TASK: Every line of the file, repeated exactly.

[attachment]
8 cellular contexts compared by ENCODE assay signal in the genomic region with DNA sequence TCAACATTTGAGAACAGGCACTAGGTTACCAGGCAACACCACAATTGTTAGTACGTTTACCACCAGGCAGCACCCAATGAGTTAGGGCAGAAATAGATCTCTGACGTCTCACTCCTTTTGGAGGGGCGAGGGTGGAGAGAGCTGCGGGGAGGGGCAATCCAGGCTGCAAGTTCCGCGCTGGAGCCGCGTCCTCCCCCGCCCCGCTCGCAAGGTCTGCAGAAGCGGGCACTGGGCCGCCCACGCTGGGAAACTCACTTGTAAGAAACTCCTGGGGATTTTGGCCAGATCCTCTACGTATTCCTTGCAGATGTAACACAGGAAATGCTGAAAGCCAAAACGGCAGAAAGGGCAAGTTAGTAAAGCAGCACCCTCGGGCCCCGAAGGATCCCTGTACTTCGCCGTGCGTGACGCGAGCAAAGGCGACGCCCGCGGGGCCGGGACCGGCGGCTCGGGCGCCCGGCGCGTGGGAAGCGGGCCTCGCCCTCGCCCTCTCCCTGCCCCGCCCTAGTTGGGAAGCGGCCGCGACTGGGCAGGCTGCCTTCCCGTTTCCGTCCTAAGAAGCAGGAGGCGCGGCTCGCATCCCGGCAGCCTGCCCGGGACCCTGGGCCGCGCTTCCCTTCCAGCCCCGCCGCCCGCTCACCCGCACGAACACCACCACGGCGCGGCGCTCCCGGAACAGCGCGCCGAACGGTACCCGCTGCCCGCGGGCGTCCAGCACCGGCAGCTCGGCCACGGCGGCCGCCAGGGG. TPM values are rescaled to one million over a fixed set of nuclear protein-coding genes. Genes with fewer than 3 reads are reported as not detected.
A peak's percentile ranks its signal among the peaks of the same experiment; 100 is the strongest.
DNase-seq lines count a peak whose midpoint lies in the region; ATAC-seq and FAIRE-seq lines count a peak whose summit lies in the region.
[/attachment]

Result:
8 cellular contexts compared by ENCODE assay signal in the genomic region with DNA sequence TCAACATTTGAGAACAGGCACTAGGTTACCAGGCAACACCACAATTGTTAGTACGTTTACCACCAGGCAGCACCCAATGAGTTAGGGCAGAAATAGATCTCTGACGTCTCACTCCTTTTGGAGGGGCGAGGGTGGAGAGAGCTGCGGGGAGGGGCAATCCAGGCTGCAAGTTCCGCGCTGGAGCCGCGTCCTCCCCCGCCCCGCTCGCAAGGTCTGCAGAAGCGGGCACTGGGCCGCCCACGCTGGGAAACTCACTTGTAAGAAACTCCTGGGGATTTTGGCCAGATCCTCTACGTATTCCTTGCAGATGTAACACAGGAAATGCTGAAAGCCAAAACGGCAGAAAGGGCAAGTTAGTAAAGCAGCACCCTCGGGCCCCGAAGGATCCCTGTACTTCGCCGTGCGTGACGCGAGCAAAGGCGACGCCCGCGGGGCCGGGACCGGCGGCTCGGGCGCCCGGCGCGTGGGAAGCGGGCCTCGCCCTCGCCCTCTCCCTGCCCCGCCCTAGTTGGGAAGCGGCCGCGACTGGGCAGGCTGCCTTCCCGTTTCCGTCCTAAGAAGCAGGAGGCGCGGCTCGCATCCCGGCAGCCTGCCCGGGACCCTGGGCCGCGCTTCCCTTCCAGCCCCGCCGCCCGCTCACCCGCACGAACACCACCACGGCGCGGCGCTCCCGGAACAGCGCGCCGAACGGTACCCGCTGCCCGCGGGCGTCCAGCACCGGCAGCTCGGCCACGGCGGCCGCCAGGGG. TPM values are rescaled to one million over a fixed set of nuclear protein-coding genes. Genes with fewer than 3 reads are reported as not detected.
A peak's percentile ranks its signal among the peaks of the same experiment; 100 is the strongest.
DNase-seq lines count a peak whose midpoint lies in the region; ATAC-seq and FAIRE-seq lines count a peak whose summit lies in the region.